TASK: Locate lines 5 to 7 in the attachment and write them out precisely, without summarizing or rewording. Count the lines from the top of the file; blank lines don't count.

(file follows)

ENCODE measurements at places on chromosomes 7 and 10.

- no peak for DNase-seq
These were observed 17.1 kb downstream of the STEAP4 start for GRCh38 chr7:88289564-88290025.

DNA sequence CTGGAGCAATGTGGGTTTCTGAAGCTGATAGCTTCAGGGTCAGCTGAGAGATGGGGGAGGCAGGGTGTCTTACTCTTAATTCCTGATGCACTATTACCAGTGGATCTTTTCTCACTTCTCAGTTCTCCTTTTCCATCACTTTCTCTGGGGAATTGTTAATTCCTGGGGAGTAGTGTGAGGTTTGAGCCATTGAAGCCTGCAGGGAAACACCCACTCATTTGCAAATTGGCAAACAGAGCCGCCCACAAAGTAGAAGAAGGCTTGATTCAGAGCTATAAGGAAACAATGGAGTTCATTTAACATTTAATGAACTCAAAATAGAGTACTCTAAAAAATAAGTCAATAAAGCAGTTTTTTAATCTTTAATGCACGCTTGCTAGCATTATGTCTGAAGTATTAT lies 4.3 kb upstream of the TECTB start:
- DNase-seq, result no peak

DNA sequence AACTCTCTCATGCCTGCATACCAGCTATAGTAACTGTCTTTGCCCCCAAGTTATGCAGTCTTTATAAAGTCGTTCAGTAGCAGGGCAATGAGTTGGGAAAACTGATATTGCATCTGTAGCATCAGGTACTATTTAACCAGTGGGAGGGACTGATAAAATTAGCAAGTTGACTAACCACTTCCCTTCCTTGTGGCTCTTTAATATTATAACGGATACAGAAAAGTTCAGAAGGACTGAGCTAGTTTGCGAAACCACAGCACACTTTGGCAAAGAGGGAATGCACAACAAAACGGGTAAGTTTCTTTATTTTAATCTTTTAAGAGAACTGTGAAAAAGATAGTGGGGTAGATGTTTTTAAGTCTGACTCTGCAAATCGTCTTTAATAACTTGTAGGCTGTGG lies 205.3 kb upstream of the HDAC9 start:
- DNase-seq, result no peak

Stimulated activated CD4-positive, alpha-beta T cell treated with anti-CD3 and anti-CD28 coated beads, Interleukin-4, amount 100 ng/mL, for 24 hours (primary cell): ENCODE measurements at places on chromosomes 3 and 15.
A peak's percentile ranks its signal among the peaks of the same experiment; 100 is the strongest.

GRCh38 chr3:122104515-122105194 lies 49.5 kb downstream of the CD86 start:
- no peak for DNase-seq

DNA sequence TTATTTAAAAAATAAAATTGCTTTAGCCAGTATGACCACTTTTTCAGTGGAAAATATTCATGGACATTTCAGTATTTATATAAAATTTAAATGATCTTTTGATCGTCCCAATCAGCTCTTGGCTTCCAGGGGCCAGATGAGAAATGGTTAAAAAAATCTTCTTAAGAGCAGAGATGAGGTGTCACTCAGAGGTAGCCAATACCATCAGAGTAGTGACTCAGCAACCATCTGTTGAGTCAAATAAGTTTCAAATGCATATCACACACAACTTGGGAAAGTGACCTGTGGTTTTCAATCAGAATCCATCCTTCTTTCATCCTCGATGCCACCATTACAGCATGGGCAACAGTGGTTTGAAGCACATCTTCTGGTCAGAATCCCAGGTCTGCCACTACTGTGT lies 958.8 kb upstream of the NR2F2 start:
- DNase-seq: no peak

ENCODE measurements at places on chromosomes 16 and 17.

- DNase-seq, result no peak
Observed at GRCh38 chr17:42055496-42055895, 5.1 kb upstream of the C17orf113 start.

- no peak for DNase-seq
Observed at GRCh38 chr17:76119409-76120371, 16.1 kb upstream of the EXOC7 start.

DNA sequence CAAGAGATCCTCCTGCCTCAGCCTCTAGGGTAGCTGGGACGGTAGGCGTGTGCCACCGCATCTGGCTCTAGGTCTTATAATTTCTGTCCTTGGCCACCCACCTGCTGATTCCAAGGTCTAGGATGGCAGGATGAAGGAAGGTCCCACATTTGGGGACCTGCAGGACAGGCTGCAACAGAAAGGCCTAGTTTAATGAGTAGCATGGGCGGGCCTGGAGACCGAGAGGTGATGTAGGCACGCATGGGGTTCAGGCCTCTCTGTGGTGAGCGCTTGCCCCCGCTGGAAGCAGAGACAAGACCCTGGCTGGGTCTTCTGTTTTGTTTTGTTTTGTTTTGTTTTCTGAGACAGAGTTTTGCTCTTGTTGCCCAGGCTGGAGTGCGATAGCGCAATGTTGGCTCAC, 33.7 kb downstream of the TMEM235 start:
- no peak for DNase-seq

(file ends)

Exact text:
- DNase-seq, result no peak

DNA sequence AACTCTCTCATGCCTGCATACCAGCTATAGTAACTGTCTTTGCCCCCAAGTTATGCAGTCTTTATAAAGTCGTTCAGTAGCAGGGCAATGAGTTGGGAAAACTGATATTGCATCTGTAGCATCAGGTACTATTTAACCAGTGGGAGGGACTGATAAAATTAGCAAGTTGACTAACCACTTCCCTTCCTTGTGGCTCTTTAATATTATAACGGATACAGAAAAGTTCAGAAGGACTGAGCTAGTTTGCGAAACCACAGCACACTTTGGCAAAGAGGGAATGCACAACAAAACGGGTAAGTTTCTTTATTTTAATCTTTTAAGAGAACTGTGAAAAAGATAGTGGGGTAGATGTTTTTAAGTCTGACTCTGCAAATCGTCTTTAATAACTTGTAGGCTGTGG lies 205.3 kb upstream of the HDAC9 start:
- DNase-seq, result no peak